Dynamic simulations are performed with the HHTα time integration method.
This is an implicit method, for which stability is not dependent on time step
size. The HHTα method is secondorder accurate and has controllable numerical damping that damps higher frequencies without affecting the lower frequencies too much.
At the start of a dynamic numerical simulation, a load is suddenly applied to the
structure. This sudden load can excite high natural frequencies that are physically not relevant. An initialisation procedure for the HHTα method is presented, that avoids excitation of these high frequencies to prevent incorrect predictions of the pipe’s kinematics.
In the pipelay model the pipe can be in contact with the seabed and with
rollerboxes on the stinger and on the vessel. This contact is modelled with the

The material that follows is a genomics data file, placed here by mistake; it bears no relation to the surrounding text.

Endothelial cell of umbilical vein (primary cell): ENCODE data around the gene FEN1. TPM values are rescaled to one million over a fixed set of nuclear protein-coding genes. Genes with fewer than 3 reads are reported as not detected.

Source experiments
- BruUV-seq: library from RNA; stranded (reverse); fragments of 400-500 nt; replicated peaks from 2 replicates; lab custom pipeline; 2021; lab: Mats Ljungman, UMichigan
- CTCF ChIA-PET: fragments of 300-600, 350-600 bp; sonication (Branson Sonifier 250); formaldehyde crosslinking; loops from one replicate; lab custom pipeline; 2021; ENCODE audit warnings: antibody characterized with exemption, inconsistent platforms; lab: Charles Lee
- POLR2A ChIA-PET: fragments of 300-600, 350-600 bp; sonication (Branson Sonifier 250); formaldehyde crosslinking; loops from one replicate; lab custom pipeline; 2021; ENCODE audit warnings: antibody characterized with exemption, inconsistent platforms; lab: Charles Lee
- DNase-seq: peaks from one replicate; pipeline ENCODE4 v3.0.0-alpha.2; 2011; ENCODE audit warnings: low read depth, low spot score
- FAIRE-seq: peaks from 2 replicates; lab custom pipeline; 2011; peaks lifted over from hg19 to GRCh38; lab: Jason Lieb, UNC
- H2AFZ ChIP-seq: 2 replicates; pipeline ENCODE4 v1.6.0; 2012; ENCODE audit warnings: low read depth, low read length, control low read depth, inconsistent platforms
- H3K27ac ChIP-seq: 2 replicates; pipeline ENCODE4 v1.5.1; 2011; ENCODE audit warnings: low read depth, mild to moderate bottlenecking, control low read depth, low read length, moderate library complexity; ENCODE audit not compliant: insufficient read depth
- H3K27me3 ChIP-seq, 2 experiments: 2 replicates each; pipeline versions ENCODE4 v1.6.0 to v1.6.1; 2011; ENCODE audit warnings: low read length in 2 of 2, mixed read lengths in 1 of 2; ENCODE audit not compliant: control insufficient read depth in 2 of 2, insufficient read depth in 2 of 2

Penalty method, in which the contact state is binary: there is either ‘contact’ or
‘no contact’. The contact state can alternate between ‘contact’ and ‘no contact’
over consecutive Newton–Raphson iterations. A contactstate delay procedure is
presented that prevents this alternating behaviour.
A tensioner controls the tension applied to the pipe by paying in or paying out the pipe when the measured tension exceeds predefined limits. In the tensioner model the tension is measured at the tensioner, while the pipe is payed in or out at the end of the stinger. This separation successfully ensures that the pipe nodes that are in contact with the rollerboxes remain in a correct position when the pipe moves axially.
In a thinwalled pipe stresses in radial direction are much smaller than stresses in circumferential and axial direction, such that a plane stress state can be
assumed. Stresses in circumferential direction are defined by the internal and
external pressure acting on the pipe. These assumptions are used to derive an
efficient dedicated algorithm for plasticity in pipes with arbitrary isotropic hardening. Additionally, the plasticity algorithm is implemented such that it